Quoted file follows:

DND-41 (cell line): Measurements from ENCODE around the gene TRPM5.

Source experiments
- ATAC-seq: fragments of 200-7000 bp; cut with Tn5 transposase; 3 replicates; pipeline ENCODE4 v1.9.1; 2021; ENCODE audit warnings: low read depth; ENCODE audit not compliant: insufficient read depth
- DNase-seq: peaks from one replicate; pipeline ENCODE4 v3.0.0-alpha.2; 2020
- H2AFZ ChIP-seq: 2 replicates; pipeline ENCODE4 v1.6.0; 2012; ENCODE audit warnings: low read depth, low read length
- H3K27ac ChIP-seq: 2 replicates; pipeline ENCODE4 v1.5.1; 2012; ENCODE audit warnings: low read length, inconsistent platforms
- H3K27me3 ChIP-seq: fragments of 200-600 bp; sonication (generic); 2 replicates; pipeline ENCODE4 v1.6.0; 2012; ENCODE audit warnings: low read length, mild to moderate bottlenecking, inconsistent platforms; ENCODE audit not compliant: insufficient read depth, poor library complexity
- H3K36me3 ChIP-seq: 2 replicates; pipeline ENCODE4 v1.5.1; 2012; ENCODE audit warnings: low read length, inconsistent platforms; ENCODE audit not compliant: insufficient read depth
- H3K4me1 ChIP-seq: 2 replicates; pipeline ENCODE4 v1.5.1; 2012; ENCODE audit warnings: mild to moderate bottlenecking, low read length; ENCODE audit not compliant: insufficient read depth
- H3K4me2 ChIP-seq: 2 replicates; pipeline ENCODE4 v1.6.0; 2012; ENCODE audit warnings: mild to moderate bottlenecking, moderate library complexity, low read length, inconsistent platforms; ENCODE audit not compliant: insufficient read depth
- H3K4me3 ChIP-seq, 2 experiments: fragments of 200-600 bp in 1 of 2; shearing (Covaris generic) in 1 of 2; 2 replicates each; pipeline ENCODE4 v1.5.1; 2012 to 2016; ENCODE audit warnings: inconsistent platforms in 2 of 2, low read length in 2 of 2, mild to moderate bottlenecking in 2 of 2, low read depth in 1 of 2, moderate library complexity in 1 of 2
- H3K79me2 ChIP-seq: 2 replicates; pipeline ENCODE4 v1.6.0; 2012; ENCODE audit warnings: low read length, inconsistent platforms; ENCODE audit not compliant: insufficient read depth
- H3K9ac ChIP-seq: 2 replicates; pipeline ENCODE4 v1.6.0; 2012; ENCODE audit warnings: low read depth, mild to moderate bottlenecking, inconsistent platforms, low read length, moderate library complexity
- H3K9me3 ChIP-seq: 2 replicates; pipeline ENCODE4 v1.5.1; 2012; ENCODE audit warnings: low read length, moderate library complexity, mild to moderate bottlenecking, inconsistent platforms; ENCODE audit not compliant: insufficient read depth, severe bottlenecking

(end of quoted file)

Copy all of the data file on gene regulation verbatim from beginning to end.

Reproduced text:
DND-41 (cell line): Measurements from ENCODE around the gene TRPM5.

Source experiments
- ATAC-seq: fragments of 200-7000 bp; cut with Tn5 transposase; 3 replicates; pipeline ENCODE4 v1.9.1; 2021; ENCODE audit warnings: low read depth; ENCODE audit not compliant: insufficient read depth
- DNase-seq: peaks from one replicate; pipeline ENCODE4 v3.0.0-alpha.2; 2020
- H2AFZ ChIP-seq: 2 replicates; pipeline ENCODE4 v1.6.0; 2012; ENCODE audit warnings: low read depth, low read length
- H3K27ac ChIP-seq: 2 replicates; pipeline ENCODE4 v1.5.1; 2012; ENCODE audit warnings: low read length, inconsistent platforms
- H3K27me3 ChIP-seq: fragments of 200-600 bp; sonication (generic); 2 replicates; pipeline ENCODE4 v1.6.0; 2012; ENCODE audit warnings: low read length, mild to moderate bottlenecking, inconsistent platforms; ENCODE audit not compliant: insufficient read depth, poor library complexity
- H3K36me3 ChIP-seq: 2 replicates; pipeline ENCODE4 v1.5.1; 2012; ENCODE audit warnings: low read length, inconsistent platforms; ENCODE audit not compliant: insufficient read depth
- H3K4me1 ChIP-seq: 2 replicates; pipeline ENCODE4 v1.5.1; 2012; ENCODE audit warnings: mild to moderate bottlenecking, low read length; ENCODE audit not compliant: insufficient read depth
- H3K4me2 ChIP-seq: 2 replicates; pipeline ENCODE4 v1.6.0; 2012; ENCODE audit warnings: mild to moderate bottlenecking, moderate library complexity, low read length, inconsistent platforms; ENCODE audit not compliant: insufficient read depth
- H3K4me3 ChIP-seq, 2 experiments: fragments of 200-600 bp in 1 of 2; shearing (Covaris generic) in 1 of 2; 2 replicates each; pipeline ENCODE4 v1.5.1; 2012 to 2016; ENCODE audit warnings: inconsistent platforms in 2 of 2, low read length in 2 of 2, mild to moderate bottlenecking in 2 of 2, low read depth in 1 of 2, moderate library complexity in 1 of 2
- H3K79me2 ChIP-seq: 2 replicates; pipeline ENCODE4 v1.6.0; 2012; ENCODE audit warnings: low read length, inconsistent platforms; ENCODE audit not compliant: insufficient read depth
- H3K9ac ChIP-seq: 2 replicates; pipeline ENCODE4 v1.6.0; 2012; ENCODE audit warnings: low read depth, mild to moderate bottlenecking, inconsistent platforms, low read length, moderate library complexity
- H3K9me3 ChIP-seq: 2 replicates; pipeline ENCODE4 v1.5.1; 2012; ENCODE audit warnings: low read length, moderate library complexity, mild to moderate bottlenecking, inconsistent platforms; ENCODE audit not compliant: insufficient read depth, severe bottlenecking